The secular emphasis on the individual’s pleasure in solitude is not a bad thing. It is just that it is a pleasure that fades rather quickly once social interaction begins again. A Catholic seeking solitude would want something deeper and more lasting than passing pleasure out of solitude. Such a person knows, either explicitly or implicitly, that in solitude he or she is seeking a living knowledge of God that is not forthcoming in more socialised aspects of pastoral life.

Seeking solitude to learn about love is a sign of spiritual maturity. A Catholic mother does not enter into solitude to gain control over her life but to learn how to love all those unpredictable things about the other people in her life. The move to the maturity of “self-awareness” and “stronger connection with yourself” means exposing her own weaknesses to God if she is to have any hope of lasting inner peace and overall happiness. The break-through in acceptance of other people’s weakness comes with the dawning revelation of her own “unpredictable ways”. The mother interviewed in the article does not seem to have this knowledge.

Jesus Christ tells us that the greatest commandment is to love God and the second is to love neighbour as self. The three loves are inseparable, equally difficult, equally important in a mother’s life. The fruitfulness of her love of neighbour hinges on what she finds out about God’s love and about her ‘self’ in solitude. Love of ‘self’, of one’s weakness is a crucifying experience. Not all are prepared to go the whole hog so to speak and that is just fine. In this experience a little bit of self-love goes a long way and if each person does a little bit the world will be graced with that love.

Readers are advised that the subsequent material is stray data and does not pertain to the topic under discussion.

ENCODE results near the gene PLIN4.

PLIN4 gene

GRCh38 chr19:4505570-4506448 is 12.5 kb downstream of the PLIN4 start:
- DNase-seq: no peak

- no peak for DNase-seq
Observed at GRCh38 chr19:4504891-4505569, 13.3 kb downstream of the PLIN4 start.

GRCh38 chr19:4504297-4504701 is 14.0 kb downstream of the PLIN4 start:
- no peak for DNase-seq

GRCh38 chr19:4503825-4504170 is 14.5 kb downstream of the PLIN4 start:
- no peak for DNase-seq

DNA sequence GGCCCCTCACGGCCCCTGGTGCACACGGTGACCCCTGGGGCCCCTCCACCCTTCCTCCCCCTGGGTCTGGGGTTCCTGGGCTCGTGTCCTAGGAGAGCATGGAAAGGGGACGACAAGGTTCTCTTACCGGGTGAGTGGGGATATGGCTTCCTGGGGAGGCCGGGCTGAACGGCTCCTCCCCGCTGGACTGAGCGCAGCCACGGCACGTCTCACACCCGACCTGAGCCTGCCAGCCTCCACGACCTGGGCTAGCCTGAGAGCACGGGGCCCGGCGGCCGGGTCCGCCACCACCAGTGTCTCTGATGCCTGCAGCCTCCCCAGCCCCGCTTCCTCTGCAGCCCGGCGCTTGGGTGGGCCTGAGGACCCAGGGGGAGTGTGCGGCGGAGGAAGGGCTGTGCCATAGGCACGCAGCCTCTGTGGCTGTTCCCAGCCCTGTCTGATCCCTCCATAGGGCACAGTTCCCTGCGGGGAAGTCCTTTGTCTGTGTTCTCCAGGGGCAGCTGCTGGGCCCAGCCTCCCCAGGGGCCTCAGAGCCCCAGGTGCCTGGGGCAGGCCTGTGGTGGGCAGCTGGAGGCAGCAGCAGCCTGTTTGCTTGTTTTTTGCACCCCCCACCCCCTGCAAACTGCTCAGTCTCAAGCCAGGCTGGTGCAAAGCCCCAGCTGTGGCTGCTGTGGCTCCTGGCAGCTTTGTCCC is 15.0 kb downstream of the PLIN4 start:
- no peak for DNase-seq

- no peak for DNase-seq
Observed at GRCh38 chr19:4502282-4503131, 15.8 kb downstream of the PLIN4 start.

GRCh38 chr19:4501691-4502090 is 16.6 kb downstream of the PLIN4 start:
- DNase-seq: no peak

Solitude is not a devil-free zone. It is as hard to love God in solitude, to find that lasting peace and happiness. As we know from Christ’s experience in the desert, the temptations to give into pride are as real when we are alone as when we are in company. He did not fail to love his Father and conquer pride. His life and the lives of the saints tell us that the best way to begin to love one’s self and to keep love of God at the centre of one’s life is to pray when we go into solitude.

Sometimes, when this prayer has been going on a while people call it ‘prayer life’. It is a useful term in that it describes a ‘life’ beyond formulaic prayer in which God is the prime mover in a personal relationship. The Church teaches that private prayer is never private, how could it be if God is involved? But in the beginning it feels private in a spiritual sense and that feeling works for the friendship not against it. “Back to reality” is a necessary experience as a mother moves in and out of solitude.

The search for knowledge of love that is not forthcoming in fellowship is lead, I think, by women in the Church who need a bit of piece and quiet to recollect themselves. (Think of Mary at the Incarnation, or Mary Magdalen at the Resurrection.) Today the innate need for solitude may well be expressed in a Mother’s Day card, a scientific article or a holy man’s thoughts. The presence of solitude in life will not go away. It is at the end of the day, a presence that seeks us, not the other way around. The world senses this better than we do in the Church and we should take notice of that sensitivity.